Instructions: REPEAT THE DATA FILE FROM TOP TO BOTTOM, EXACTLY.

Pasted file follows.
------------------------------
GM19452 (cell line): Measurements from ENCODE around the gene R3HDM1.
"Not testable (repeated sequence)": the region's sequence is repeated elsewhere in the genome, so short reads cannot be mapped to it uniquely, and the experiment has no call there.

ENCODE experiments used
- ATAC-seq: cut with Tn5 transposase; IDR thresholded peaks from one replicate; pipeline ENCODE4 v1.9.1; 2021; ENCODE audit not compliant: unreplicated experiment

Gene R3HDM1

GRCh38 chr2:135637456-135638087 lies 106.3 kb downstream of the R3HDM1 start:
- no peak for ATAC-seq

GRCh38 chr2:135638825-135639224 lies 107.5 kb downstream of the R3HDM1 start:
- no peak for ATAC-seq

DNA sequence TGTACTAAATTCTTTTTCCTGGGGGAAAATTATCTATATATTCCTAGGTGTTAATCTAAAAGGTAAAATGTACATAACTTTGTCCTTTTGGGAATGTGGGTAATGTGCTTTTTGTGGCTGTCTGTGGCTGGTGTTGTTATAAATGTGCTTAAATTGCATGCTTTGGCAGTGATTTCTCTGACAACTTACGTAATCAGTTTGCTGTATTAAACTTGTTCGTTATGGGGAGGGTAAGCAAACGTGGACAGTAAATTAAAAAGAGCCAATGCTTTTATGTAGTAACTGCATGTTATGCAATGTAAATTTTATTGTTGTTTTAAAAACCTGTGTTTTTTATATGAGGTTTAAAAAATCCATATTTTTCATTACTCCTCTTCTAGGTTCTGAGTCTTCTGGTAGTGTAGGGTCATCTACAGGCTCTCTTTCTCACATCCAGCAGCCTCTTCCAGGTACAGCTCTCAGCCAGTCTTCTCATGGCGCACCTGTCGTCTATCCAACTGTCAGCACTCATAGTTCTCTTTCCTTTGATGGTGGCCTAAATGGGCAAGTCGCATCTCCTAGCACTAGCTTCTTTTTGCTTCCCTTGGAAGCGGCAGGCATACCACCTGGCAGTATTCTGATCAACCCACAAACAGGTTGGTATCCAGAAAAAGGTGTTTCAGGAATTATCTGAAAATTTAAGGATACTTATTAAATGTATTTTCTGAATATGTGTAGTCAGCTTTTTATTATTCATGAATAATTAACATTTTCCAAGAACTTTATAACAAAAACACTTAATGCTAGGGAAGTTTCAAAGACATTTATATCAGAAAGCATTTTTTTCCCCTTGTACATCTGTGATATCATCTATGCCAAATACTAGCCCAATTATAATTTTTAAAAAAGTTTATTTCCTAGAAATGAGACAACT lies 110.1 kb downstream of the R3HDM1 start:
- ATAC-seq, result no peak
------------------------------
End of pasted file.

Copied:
GM19452 (cell line): Measurements from ENCODE around the gene R3HDM1.
"Not testable (repeated sequence)": the region's sequence is repeated elsewhere in the genome, so short reads cannot be mapped to it uniquely, and the experiment has no call there.

ENCODE experiments used
- ATAC-seq: cut with Tn5 transposase; IDR thresholded peaks from one replicate; pipeline ENCODE4 v1.9.1; 2021; ENCODE audit not compliant: unreplicated experiment

Gene R3HDM1

GRCh38 chr2:135637456-135638087 lies 106.3 kb downstream of the R3HDM1 start:
- no peak for ATAC-seq

GRCh38 chr2:135638825-135639224 lies 107.5 kb downstream of the R3HDM1 start:
- no peak for ATAC-seq

DNA sequence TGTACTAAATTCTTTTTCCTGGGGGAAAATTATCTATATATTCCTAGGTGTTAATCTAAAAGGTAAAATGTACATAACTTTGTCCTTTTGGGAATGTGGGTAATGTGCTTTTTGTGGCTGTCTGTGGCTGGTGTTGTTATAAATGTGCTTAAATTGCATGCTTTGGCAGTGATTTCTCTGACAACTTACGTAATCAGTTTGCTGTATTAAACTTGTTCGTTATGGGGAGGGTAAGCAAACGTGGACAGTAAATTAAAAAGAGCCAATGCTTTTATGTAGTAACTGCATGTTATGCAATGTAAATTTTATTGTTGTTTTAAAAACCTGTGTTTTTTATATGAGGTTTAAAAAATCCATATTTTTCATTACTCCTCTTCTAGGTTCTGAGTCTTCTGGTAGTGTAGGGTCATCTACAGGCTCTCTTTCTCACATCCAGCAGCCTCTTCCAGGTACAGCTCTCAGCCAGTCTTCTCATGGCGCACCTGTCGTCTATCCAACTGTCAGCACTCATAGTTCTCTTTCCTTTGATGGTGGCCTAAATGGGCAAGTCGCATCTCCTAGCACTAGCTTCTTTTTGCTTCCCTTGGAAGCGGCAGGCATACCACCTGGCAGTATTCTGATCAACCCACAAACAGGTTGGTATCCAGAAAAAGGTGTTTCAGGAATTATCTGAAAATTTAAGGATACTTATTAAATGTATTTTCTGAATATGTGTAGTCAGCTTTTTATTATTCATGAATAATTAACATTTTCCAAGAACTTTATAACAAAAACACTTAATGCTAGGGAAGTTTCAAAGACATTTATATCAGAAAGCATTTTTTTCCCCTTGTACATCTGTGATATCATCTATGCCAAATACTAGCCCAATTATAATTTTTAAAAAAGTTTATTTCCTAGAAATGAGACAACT lies 110.1 kb downstream of the R3HDM1 start:
- ATAC-seq, result no peak